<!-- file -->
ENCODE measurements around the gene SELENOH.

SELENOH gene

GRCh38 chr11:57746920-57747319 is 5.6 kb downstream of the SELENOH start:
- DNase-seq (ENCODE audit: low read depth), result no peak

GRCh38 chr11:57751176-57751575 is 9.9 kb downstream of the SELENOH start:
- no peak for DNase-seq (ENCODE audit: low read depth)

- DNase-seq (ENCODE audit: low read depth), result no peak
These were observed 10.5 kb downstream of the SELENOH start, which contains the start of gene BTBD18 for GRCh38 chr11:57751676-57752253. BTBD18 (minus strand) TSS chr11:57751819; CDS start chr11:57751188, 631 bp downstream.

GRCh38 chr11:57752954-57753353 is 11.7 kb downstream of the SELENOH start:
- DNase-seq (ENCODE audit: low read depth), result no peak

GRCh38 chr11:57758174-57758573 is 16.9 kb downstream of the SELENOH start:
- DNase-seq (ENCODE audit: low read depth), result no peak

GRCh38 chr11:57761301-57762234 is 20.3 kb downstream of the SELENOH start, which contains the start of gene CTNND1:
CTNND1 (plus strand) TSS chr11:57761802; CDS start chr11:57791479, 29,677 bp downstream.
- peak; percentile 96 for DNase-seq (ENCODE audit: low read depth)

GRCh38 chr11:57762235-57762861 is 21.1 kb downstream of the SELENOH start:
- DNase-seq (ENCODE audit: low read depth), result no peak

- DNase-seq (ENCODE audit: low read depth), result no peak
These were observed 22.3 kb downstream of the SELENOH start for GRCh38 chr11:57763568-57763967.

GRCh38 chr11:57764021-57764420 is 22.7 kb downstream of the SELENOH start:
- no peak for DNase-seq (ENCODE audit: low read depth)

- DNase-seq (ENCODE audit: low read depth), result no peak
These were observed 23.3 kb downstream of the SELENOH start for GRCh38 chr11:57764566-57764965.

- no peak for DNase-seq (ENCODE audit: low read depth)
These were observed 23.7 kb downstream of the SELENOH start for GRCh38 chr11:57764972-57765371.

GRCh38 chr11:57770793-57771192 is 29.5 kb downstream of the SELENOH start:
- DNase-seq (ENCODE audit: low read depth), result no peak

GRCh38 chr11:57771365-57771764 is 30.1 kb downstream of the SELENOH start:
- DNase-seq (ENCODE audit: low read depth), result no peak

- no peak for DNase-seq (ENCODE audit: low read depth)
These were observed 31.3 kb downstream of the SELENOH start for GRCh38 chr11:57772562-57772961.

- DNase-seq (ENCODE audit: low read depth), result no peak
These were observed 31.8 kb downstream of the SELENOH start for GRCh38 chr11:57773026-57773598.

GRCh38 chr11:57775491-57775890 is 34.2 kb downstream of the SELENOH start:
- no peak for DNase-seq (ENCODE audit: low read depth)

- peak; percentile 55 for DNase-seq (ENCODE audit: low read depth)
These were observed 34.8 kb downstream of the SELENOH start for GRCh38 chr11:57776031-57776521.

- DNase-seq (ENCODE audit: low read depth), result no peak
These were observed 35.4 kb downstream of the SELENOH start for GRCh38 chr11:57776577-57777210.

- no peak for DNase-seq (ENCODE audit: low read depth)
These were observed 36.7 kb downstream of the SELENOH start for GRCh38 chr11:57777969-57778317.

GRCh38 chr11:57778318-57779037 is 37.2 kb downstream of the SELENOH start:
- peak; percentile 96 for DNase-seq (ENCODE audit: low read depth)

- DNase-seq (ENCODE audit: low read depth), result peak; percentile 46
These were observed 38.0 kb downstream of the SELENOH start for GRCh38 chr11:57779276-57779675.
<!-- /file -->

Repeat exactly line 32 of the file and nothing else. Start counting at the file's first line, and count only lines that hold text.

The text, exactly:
- DNase-seq (ENCODE audit: low read depth), result no peak